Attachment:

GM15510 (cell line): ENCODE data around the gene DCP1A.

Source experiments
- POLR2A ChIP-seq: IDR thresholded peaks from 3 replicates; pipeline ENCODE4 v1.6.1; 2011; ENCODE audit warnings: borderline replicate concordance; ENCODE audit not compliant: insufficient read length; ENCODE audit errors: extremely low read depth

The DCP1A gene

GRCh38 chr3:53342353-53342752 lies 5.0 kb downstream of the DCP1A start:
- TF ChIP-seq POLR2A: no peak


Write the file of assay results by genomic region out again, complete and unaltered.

GM15510 (cell line): ENCODE data around the gene DCP1A.

Source experiments
- POLR2A ChIP-seq: IDR thresholded peaks from 3 replicates; pipeline ENCODE4 v1.6.1; 2011; ENCODE audit warnings: borderline replicate concordance; ENCODE audit not compliant: insufficient read length; ENCODE audit errors: extremely low read depth

The DCP1A gene

GRCh38 chr3:53342353-53342752 lies 5.0 kb downstream of the DCP1A start:
- TF ChIP-seq POLR2A: no peak